In the wake of data breaches, companies may find themselves targets of class actions by customers or employees whose personal information was compromised in the breach. The exposure is considerable, with an estimated 765 million people impacted by data breaches between April and June of 2018. As we previously reported, some courts have allowed consumer and employee data breach cases to proceed despite threshold challenges – leading to multi-million-dollar settlements. And in Dittman, Pennsylvania’s Supreme Court recently held that an employer owed an affirmative duty to exercise reasonable care to protect employees’ personal nonpublic data from data breaches.
Singapore’s Personal Data Protection Commission (PDPC) issued a statement on March 1 announcing its plan to introduce mandatory breach notifications as part of a set of proposed amendments to the country’s Personal Data Protection Act (PDPA). The proposed amendments come in response to the PDPC’s recent review of the PDPA in order “to ensure that it keeps pace with the evolving needs of businesses and individuals, and balances safeguarding individuals’ interests and enables the legitimate use of personal data by organisations.” The details of the mandatory breach notification have not yet been made public, but the amendment will likely require organizations to notify the PDPC and affected data subjects when a certain level of breach has occurred.
Cottage Health and the Office for Civil Rights at the U.S. Department of Health and Human Services (HHS-OCR) recently entered into a $3 million no-fault settlement and three year corrective action plan to settle potential violations of the Health Insurance Portability and Accountability Act (HIPAA). This was HHS-OCR’s last HIPAA related settlement of 2018 – a record year in HIPAA enforcement activity, as detailed in this DBR on Data blog post.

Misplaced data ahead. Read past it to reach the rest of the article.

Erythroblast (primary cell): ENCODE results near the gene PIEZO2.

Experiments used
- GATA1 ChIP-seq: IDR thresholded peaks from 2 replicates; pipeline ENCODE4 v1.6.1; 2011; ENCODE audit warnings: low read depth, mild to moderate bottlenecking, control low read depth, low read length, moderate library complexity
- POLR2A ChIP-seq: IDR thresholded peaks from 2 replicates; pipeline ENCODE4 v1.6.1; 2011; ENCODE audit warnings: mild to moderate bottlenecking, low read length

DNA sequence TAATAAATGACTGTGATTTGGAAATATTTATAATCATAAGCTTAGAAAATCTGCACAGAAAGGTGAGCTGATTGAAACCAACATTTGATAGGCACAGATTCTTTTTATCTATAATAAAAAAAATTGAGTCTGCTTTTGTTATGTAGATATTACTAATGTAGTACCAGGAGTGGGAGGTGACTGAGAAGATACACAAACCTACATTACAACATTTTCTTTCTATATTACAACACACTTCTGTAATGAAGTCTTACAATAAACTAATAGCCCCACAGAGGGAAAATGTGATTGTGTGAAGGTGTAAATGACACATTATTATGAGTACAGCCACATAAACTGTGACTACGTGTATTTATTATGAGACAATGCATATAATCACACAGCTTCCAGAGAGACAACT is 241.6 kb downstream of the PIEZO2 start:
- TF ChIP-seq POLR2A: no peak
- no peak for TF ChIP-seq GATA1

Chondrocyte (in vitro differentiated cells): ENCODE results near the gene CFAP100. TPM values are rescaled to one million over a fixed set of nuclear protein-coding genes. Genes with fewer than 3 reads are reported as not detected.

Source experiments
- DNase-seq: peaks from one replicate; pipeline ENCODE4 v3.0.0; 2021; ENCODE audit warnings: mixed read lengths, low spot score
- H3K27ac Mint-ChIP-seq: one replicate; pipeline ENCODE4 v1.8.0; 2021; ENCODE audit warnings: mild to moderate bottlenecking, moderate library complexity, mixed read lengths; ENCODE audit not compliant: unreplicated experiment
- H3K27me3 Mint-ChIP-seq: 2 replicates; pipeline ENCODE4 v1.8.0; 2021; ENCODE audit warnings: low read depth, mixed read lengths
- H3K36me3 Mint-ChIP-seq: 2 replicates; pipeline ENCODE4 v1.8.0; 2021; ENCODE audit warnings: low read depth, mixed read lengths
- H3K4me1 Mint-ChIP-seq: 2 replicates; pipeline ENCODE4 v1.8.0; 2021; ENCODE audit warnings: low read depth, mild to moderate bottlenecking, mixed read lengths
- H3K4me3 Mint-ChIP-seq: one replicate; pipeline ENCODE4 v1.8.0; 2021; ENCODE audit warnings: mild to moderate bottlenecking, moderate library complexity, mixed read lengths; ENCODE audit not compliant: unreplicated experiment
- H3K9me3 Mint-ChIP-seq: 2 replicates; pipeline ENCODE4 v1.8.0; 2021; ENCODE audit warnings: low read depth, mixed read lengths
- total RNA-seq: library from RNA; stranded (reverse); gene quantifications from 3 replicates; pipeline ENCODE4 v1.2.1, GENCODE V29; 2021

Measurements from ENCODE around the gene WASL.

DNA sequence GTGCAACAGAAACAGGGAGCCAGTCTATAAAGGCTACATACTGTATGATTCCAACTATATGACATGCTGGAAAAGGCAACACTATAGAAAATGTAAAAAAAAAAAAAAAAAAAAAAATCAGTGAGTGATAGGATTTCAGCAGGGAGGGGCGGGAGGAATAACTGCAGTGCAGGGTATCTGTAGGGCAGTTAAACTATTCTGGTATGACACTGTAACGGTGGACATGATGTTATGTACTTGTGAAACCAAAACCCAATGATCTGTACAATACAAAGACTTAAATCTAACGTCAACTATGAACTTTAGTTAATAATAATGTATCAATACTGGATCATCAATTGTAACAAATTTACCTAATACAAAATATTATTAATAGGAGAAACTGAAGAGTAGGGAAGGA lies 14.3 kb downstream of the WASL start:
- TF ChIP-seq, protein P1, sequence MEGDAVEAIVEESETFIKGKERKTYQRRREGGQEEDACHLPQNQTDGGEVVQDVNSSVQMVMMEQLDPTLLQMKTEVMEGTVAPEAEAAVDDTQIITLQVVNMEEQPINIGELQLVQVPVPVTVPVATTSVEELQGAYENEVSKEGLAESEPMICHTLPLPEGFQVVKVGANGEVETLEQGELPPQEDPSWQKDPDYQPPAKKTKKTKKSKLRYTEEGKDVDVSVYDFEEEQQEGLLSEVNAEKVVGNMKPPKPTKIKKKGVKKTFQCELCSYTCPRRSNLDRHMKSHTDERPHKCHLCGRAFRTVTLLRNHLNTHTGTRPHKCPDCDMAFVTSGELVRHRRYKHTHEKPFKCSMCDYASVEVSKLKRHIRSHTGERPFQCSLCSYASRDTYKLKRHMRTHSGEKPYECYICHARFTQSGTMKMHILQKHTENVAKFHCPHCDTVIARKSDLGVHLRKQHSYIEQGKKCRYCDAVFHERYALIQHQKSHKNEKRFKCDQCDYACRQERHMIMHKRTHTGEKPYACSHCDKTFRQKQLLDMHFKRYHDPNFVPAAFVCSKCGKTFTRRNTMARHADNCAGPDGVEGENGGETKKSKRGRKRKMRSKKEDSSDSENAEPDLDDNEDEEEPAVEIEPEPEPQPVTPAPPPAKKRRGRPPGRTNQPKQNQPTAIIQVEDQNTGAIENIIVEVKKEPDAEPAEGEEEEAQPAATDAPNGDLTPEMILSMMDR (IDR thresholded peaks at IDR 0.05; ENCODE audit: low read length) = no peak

In December 2018, the New York Attorney General’s Office announced settlements with five companies operating mobile apps, including Equifax and Western Union. The N.Y. Attorney General stated that the companies failed to keep sensitive information secure on their mobile apps and have agreed to implement improved security controls. The settlements came following a data privacy initiative by the Attorney General’s Office to proactively identify security vulnerabilities before consumer information is breached. As part of this effort, the Attorney General’s Office tested dozens of mobile apps that collect sensitive information.
Last week, the Department of Justice (“DOJ”) and the Securities & Exchange Commission (“SEC”) announced charges connected to a large-scale, international conspiracy to hack into the SEC’s Electronic Data Gathering, Analysis and Retrieval (“EDGAR”) system and profit by trading on stolen material, non-public information. The conduct underlying these cases was one of the principal reasons that the SEC created its Division of Enforcement “Cyber Unit” to target cyber-related securities fraud violations.
After a 14-month investigation into the 2017 Equifax data breach, which was one the largest in U.S. history, the House Oversight and Government Reform Committee released a report in December.